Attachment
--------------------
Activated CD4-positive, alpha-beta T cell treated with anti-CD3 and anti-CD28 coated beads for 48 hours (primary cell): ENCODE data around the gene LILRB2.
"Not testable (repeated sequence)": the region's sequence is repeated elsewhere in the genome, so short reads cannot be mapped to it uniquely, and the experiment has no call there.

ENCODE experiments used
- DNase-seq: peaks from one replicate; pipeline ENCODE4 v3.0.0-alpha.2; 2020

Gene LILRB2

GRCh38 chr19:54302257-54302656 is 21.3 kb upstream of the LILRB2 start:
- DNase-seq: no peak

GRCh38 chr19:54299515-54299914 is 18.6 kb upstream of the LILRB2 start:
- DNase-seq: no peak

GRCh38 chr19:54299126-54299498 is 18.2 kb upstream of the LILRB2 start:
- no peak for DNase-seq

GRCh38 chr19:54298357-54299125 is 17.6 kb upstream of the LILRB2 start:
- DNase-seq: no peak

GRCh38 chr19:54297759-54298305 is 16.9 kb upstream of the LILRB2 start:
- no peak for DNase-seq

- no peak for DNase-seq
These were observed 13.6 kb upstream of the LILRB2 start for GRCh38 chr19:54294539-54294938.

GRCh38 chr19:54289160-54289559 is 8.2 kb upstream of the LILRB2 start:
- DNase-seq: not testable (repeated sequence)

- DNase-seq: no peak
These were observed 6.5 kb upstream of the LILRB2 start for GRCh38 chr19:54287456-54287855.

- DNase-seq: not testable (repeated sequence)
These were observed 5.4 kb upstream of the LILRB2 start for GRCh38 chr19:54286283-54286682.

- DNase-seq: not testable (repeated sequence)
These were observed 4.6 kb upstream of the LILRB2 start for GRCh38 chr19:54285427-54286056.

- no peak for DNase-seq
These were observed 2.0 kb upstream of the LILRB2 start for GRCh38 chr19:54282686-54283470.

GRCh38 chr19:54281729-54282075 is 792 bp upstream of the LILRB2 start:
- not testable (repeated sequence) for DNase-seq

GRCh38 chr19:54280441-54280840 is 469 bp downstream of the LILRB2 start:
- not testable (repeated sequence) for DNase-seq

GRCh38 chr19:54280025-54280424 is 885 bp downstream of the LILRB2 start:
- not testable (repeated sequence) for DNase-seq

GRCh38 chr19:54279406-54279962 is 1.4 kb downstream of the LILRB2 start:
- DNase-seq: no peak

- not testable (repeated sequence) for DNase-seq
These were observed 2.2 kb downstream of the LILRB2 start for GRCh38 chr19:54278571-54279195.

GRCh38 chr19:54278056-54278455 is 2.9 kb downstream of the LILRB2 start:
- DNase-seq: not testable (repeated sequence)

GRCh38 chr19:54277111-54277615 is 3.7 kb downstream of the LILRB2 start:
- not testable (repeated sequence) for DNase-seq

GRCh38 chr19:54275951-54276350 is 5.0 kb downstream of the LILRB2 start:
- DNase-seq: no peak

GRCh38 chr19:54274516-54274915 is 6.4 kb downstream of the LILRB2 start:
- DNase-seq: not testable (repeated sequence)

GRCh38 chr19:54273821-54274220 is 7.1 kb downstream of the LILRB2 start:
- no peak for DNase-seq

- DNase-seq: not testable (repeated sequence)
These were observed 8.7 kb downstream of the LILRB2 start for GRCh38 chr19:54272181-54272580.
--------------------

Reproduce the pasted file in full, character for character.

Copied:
Activated CD4-positive, alpha-beta T cell treated with anti-CD3 and anti-CD28 coated beads for 48 hours (primary cell): ENCODE data around the gene LILRB2.
"Not testable (repeated sequence)": the region's sequence is repeated elsewhere in the genome, so short reads cannot be mapped to it uniquely, and the experiment has no call there.

ENCODE experiments used
- DNase-seq: peaks from one replicate; pipeline ENCODE4 v3.0.0-alpha.2; 2020

Gene LILRB2

GRCh38 chr19:54302257-54302656 is 21.3 kb upstream of the LILRB2 start:
- DNase-seq: no peak

GRCh38 chr19:54299515-54299914 is 18.6 kb upstream of the LILRB2 start:
- DNase-seq: no peak

GRCh38 chr19:54299126-54299498 is 18.2 kb upstream of the LILRB2 start:
- no peak for DNase-seq

GRCh38 chr19:54298357-54299125 is 17.6 kb upstream of the LILRB2 start:
- DNase-seq: no peak

GRCh38 chr19:54297759-54298305 is 16.9 kb upstream of the LILRB2 start:
- no peak for DNase-seq

- no peak for DNase-seq
These were observed 13.6 kb upstream of the LILRB2 start for GRCh38 chr19:54294539-54294938.

GRCh38 chr19:54289160-54289559 is 8.2 kb upstream of the LILRB2 start:
- DNase-seq: not testable (repeated sequence)

- DNase-seq: no peak
These were observed 6.5 kb upstream of the LILRB2 start for GRCh38 chr19:54287456-54287855.

- DNase-seq: not testable (repeated sequence)
These were observed 5.4 kb upstream of the LILRB2 start for GRCh38 chr19:54286283-54286682.

- DNase-seq: not testable (repeated sequence)
These were observed 4.6 kb upstream of the LILRB2 start for GRCh38 chr19:54285427-54286056.

- no peak for DNase-seq
These were observed 2.0 kb upstream of the LILRB2 start for GRCh38 chr19:54282686-54283470.

GRCh38 chr19:54281729-54282075 is 792 bp upstream of the LILRB2 start:
- not testable (repeated sequence) for DNase-seq

GRCh38 chr19:54280441-54280840 is 469 bp downstream of the LILRB2 start:
- not testable (repeated sequence) for DNase-seq

GRCh38 chr19:54280025-54280424 is 885 bp downstream of the LILRB2 start:
- not testable (repeated sequence) for DNase-seq

GRCh38 chr19:54279406-54279962 is 1.4 kb downstream of the LILRB2 start:
- DNase-seq: no peak

- not testable (repeated sequence) for DNase-seq
These were observed 2.2 kb downstream of the LILRB2 start for GRCh38 chr19:54278571-54279195.

GRCh38 chr19:54278056-54278455 is 2.9 kb downstream of the LILRB2 start:
- DNase-seq: not testable (repeated sequence)

GRCh38 chr19:54277111-54277615 is 3.7 kb downstream of the LILRB2 start:
- not testable (repeated sequence) for DNase-seq

GRCh38 chr19:54275951-54276350 is 5.0 kb downstream of the LILRB2 start:
- DNase-seq: no peak

GRCh38 chr19:54274516-54274915 is 6.4 kb downstream of the LILRB2 start:
- DNase-seq: not testable (repeated sequence)

GRCh38 chr19:54273821-54274220 is 7.1 kb downstream of the LILRB2 start:
- no peak for DNase-seq

- DNase-seq: not testable (repeated sequence)
These were observed 8.7 kb downstream of the LILRB2 start for GRCh38 chr19:54272181-54272580.